We all love our pets and will do anything for them. However, one thing we aren’t doing is preparing for doggy emergencies. Just like humans, dogs can succumb to sudden medical conditions. Dogs can drown, have heart attacks, choke, and be poisoned, just like humans. Are you prepared for something like this to happen?
Thankfully, in the world of the internet, we can learn how to take care of many of these emergencies. This includes everything from simply checking the health of your dog to performing CPR. The best thing you can do for your dog is to take a class so you know exactly how to do this.
Obviously, your very first step if your dog is in immediate distress, or stops breathing, should be to contact your local animal emergency care provider. If your family vet is open and provides these types of services, that should be your call. Otherwise, you should have a list of a 24-hour emergency vet clinics and their telephone numbers handily on your refrigerator.
Ideally, you can have someone else do the calling while you get to work. If that’s not possible, quickly call the emergency vet number and begin the process.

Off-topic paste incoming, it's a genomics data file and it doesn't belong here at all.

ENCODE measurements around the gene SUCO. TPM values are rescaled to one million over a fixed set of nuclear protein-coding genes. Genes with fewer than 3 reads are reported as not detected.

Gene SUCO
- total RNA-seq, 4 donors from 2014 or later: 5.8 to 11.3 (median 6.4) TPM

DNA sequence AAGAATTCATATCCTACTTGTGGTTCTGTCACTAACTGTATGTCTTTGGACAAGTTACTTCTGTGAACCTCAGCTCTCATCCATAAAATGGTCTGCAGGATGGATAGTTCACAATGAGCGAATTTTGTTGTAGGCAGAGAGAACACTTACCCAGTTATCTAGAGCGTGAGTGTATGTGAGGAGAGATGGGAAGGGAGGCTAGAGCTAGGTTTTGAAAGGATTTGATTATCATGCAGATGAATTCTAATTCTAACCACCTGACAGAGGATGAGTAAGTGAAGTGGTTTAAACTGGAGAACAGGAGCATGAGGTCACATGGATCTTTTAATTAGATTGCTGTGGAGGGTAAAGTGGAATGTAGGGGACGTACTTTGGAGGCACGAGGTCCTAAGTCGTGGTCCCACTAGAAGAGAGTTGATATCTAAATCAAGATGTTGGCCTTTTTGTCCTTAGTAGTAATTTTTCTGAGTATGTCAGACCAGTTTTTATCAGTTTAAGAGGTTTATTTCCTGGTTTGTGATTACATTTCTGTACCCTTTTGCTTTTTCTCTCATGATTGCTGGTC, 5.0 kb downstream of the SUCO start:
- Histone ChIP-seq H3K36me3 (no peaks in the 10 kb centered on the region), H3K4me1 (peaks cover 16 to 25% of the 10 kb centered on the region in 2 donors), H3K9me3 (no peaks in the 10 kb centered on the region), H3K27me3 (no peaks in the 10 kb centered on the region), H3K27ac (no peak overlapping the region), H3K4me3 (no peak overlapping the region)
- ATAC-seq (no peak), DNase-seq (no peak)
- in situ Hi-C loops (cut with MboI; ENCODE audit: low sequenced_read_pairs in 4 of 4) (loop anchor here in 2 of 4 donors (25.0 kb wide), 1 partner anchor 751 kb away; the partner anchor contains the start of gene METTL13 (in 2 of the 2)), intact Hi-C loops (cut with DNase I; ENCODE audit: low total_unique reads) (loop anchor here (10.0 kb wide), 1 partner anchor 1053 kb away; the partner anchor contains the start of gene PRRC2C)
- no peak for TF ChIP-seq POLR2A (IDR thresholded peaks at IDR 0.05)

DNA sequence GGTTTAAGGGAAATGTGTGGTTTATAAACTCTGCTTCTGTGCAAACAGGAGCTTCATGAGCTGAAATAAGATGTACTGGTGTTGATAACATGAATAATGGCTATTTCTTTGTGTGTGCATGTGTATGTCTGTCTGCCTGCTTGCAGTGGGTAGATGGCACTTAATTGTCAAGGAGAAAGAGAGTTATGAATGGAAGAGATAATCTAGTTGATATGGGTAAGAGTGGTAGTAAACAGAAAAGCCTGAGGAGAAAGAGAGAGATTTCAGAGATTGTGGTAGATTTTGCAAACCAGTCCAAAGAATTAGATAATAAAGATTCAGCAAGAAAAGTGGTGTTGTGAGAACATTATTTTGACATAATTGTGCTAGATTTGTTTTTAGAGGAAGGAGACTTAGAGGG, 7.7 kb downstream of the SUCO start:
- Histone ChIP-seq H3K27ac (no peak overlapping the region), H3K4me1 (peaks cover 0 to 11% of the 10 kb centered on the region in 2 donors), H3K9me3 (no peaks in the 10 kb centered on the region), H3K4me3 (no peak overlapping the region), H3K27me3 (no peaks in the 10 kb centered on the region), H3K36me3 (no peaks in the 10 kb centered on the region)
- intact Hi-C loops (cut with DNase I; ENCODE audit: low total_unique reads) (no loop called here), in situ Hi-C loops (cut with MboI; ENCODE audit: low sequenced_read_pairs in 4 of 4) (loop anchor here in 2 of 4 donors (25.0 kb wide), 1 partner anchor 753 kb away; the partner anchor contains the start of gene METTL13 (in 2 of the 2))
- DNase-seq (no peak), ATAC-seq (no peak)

First things first, check your dog’s vitals. You can easily tell if he is breathing by holding your hands on his chest. Then, check for a pulse on the femoral artery.
Next, check your dog’s airway. If you don’t know what happened to your dog, this is an important next step because CPR can’t be performed with obstructions.
If there’s an obstruction, lift your dog up and reach under his stomach, lifting him off the ground near his back legs. Shake a bit to try and dislodge the blockage.
If that doesn’t work, you need to do the doggy Heimlich maneuver. Holding your dog in the same position, rapidly lift up and forward below the rib cage. This should hopefully eject the obstruction.
If your poor pup isn’t breathing, hold tight around his mouth to seal it, and put your mouth on his nose to breathe air into his lungs. Do this twice and check his vitals once more.
If there is a pulse, you should never do chest compressions. But if you absolutely can’t find one, lay your dog on his side and position your hands just behind his forelegs on his chest. Firmly push down. Repeat this process. The current consensus among researchers is to perform 30 compressions followed by 2 more breaths, and repeating that cycle for 2 minutes. Remember to check vitals frequently.
We hope you’ll never need this, but if you do, we hope it helps!
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